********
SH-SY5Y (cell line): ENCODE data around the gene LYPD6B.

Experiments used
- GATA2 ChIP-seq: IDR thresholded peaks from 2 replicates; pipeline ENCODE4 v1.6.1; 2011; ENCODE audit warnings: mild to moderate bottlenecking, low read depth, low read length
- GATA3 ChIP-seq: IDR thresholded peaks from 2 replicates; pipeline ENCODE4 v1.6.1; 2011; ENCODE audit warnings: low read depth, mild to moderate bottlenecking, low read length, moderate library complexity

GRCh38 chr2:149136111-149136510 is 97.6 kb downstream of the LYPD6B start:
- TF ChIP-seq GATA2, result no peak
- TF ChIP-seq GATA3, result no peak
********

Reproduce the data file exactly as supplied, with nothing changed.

SH-SY5Y (cell line): ENCODE data around the gene LYPD6B.

Experiments used
- GATA2 ChIP-seq: IDR thresholded peaks from 2 replicates; pipeline ENCODE4 v1.6.1; 2011; ENCODE audit warnings: mild to moderate bottlenecking, low read depth, low read length
- GATA3 ChIP-seq: IDR thresholded peaks from 2 replicates; pipeline ENCODE4 v1.6.1; 2011; ENCODE audit warnings: low read depth, mild to moderate bottlenecking, low read length, moderate library complexity

GRCh38 chr2:149136111-149136510 is 97.6 kb downstream of the LYPD6B start:
- TF ChIP-seq GATA2, result no peak
- TF ChIP-seq GATA3, result no peak